Researchers discovered that oysters had been affected by the oil dispersants used in the recovery efforts of the Deepwater Horizon oil spill.
To deal with the Deepwater Horizon oil spill in 2010, nearly two million gallons of CorexitR 9500, an oil dispersant, was used to break down the oil.
It has now been determined that eastern oysters (Crassostrea virginica) had suffered toxic effects from exposure to the oil dispersant, according to a new study, published in Aquatic Toxicology.
Explaining that the use of CorexitR 9500 resulted in an unfortunate trade-off, Lindsay Jasperse, a graduate assistant at University of Connecticut and a member of the research team, said, "They may prevent giant oil spills from washing ashore and damaging wetlands, but they also cause negative effects for species below the ocean's surface that might have been spared if dispersants weren't used."
In their bid to learn more about the effects of oil spills on oysters, the researchers focused on two factors: the oysters’ immune functions (how well they absorbed and destroyed bacteria) and their feeding rates (how well they filtered algae).
In a controlled environment, they exposed the oysters to three different scenarios: low levels of oil alone, the dispersant alone, and a combination of the two.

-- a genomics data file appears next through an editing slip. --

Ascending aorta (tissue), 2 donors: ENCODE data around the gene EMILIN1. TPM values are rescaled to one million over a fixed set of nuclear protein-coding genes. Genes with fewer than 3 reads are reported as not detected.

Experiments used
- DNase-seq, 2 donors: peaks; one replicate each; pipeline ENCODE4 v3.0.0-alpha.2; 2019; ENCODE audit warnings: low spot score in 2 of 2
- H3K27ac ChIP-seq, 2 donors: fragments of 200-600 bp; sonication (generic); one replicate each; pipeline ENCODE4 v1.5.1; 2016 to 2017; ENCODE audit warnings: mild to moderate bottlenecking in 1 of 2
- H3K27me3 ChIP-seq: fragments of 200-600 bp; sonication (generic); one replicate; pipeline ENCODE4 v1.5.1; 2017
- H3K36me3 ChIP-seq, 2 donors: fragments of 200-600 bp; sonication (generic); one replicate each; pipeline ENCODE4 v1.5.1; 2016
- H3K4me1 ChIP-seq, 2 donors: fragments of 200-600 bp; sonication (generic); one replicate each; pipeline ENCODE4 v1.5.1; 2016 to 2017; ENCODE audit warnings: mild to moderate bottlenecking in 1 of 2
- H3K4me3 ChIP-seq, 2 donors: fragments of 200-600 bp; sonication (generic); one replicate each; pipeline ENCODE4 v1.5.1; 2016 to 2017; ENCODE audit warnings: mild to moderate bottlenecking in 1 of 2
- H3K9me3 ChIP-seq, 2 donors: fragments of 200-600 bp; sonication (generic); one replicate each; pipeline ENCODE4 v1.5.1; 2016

They subsequently discovered that in terms of the oysters' immune function, the dispersant alone was the most toxic, followed by the mix of dispersant and oil mixture. The oil on its own had no effect on the oysters's immune function.
As for the oysters' feeding rates, it was the mix of dispersant and oil that had the most toxic effect, followed by the oil on its own, and then the dispersant on its own.
Dr Kelly Diehl, Morris Animal Foundation's Interim Vice President of Scientific Programs, said that knowing how dispersants and oil affected oysters could help them make better mitigation recommendations the next time a similar environmental disaster occurs.
Due to the interconnectedness of species, he expected that "what harms oysters will likely cascade through their ecosystem to the detriment of all.”
The research was funded by the Morris Animal Foundation.